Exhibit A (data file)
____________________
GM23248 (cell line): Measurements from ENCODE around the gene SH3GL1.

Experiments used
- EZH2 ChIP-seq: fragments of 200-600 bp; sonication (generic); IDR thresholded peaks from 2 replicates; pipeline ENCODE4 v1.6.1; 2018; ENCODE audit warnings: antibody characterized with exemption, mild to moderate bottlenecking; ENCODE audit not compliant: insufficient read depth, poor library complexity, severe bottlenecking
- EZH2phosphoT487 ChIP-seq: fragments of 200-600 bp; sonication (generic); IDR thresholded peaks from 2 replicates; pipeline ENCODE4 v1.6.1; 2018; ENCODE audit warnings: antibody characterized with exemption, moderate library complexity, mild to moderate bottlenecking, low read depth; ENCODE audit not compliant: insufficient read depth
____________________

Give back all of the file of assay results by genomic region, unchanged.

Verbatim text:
GM23248 (cell line): Measurements from ENCODE around the gene SH3GL1.

Experiments used
- EZH2 ChIP-seq: fragments of 200-600 bp; sonication (generic); IDR thresholded peaks from 2 replicates; pipeline ENCODE4 v1.6.1; 2018; ENCODE audit warnings: antibody characterized with exemption, mild to moderate bottlenecking; ENCODE audit not compliant: insufficient read depth, poor library complexity, severe bottlenecking
- EZH2phosphoT487 ChIP-seq: fragments of 200-600 bp; sonication (generic); IDR thresholded peaks from 2 replicates; pipeline ENCODE4 v1.6.1; 2018; ENCODE audit warnings: antibody characterized with exemption, moderate library complexity, mild to moderate bottlenecking, low read depth; ENCODE audit not compliant: insufficient read depth